Board effectiveness reviews are now part of the corporate governance landscape, carried out annually and often with external involvement in the form of questions, assessment and peer comparisons. But what made the Board of a bank or other financial institution ‘effective’ a few years ago won’t hit the mark in 2022. The broad themes look the same but there are different perspectives and regulatory expectations to accommodate.

  • Strategy is still a key topic, but it’s now strategy ‘plus’, with strategy as a vehicle for other points to be addressed.
  • Knowledge is front and centre, but it’s now about knowledge in many different forms.
  • Diversity has been a focus of the last few years and diversity in 2022 isn’t how we thought of diversity five years ago.
  • Meetings are how boards gather, but meetings can now take different forms, which can promote or put a brake on effectiveness.

This article considers those points in more detail.


Boards determine a firm’s strategy. They will almost certainly respond to proposals from senior management, headed by the executive directors, but it’s the board that sets the strategic direction of the business and approves the strategic plan. Business implementation, allocation of resources, budgets and financial forecasts follow from that.

The broad approach hasn’t changed but the strategic plan now needs to show how a number of regulatory topics are being addressed.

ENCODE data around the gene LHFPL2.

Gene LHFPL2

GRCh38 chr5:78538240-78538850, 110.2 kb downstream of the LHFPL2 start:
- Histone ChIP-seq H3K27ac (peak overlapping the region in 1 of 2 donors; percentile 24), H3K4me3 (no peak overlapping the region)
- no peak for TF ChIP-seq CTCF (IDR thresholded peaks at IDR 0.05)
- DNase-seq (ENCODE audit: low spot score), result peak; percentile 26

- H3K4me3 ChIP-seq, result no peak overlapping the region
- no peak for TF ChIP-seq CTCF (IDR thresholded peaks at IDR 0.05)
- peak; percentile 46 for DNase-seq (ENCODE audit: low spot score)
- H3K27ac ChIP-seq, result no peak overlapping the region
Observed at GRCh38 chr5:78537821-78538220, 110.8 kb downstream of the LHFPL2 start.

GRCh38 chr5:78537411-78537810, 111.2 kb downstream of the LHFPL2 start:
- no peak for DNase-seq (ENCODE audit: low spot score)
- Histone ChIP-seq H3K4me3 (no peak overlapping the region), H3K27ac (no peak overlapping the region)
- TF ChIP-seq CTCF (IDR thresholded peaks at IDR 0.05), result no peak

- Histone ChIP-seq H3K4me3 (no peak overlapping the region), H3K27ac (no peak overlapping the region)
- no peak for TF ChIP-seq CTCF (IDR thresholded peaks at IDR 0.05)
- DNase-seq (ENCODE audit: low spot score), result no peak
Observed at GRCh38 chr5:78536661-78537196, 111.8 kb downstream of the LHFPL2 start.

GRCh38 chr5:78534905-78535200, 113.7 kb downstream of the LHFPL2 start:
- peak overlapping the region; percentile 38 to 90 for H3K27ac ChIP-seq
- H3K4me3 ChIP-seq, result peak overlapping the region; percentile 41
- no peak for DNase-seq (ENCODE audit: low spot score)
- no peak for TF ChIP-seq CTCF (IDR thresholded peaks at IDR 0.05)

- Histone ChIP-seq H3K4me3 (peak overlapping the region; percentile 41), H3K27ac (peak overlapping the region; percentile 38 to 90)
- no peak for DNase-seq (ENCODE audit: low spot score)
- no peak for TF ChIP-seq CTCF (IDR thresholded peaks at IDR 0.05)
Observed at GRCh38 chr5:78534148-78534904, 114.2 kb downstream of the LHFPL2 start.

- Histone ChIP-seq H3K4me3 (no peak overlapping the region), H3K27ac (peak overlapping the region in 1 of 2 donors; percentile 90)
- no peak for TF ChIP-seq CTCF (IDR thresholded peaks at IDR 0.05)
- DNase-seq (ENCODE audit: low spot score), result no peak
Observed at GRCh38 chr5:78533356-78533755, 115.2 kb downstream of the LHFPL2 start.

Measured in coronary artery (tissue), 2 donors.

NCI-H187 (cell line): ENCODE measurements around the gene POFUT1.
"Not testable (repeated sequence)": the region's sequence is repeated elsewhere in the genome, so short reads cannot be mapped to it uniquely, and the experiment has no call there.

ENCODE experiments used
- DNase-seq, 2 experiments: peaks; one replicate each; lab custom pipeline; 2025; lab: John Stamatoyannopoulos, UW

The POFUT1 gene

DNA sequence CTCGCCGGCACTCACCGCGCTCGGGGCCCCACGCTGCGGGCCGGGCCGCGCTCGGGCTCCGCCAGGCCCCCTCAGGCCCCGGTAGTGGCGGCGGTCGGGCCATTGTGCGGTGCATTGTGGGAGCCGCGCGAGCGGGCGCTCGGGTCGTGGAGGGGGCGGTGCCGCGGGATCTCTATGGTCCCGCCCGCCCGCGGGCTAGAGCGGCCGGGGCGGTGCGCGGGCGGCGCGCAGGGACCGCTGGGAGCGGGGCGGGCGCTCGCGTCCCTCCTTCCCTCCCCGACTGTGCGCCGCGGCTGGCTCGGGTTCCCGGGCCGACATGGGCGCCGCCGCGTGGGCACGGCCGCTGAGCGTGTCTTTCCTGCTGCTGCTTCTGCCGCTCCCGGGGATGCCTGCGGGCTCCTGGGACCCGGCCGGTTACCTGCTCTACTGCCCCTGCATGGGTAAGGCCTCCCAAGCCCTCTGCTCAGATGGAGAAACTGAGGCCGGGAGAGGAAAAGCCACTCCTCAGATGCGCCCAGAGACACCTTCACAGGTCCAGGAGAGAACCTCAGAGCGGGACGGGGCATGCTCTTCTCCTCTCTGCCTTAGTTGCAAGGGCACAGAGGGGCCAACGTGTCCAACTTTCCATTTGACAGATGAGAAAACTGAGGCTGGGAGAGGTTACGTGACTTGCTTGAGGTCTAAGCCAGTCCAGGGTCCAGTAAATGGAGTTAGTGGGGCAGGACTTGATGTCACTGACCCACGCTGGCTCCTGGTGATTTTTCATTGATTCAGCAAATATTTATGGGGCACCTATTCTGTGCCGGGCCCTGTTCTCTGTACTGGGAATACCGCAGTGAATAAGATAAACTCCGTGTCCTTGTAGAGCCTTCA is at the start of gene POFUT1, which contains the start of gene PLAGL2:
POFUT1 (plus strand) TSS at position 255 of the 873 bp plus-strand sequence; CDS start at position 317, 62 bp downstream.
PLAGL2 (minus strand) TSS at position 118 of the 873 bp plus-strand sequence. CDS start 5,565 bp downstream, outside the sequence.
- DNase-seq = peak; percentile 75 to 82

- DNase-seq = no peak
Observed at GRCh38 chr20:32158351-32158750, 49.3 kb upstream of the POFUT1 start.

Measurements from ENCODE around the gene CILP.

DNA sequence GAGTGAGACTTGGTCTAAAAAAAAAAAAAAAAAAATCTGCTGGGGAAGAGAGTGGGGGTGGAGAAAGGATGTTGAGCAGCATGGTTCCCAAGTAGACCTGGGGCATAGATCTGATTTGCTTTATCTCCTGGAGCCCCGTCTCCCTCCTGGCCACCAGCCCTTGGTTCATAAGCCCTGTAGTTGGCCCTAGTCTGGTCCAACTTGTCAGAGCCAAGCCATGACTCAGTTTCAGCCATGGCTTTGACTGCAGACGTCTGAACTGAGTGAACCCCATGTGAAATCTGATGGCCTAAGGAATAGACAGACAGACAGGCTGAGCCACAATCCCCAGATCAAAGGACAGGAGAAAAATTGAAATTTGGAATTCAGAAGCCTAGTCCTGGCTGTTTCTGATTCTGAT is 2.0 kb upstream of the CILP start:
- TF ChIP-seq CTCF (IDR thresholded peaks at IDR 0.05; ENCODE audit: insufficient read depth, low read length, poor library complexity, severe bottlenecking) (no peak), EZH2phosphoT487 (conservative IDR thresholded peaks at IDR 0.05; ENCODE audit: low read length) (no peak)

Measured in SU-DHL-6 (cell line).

• Climate change – boards are used to considering risks to the business when considering strategy but climate-related risks present new challenges. These risks arise over longer periods and there are considerable uncertainties around the impact a risk might present and the probability of it occurring due to the range of potential scenarios and outcomes. Historic data is also likely to be of limited use when considering how climate-change scenarios will unfold in the future. But the PRA has said that it expects firms is regulates to “undertake longer-term scenario analysis to inform strategy and risk assessment” (emphasis added).  Assume that the FCA takes the same view.
  • Diversity and inclusion – both regulators are committed to driving diversity and inclusion (D&I) and a firm’s strategy should be consistent with achieving that.
  • Operational resilience – boards need to identify important business services and set impact tolerances for those. The strategy needs to allow for and support:
    • Preventing disruption to the business;
    • Continued provision of services and functions if an incident occurs; and
    • Return to normal running of operations promptly when the disruption ends.
  • Consumer outcomes – these are a core component of the new Consumer Duty, in addition to being an area of FCA focus, and boards will need to show how strategy is consistent with achieving good and fair outcomes to consumers.

Expect regulators to ask how these topics are being addressed by the board, as topics in their own right and when setting the strategic plan.


There’s been emphasis on competence and capability, and learning and development, for some time but the topics have altered and the standards expected are probably higher.

  • Tech knowledge – assume that this is now something all directors should have; it’s no longer feasible to have one independent non-executive director who’s the person other INEDs turn to when there are tech points to consider.
  • All directors to have knowledge and skills – following from the previous point, the standard of knowledge required of directors across all topics has increased. Directors are there to contribute to the discussion on all aspects of the agenda, not just their own special subject.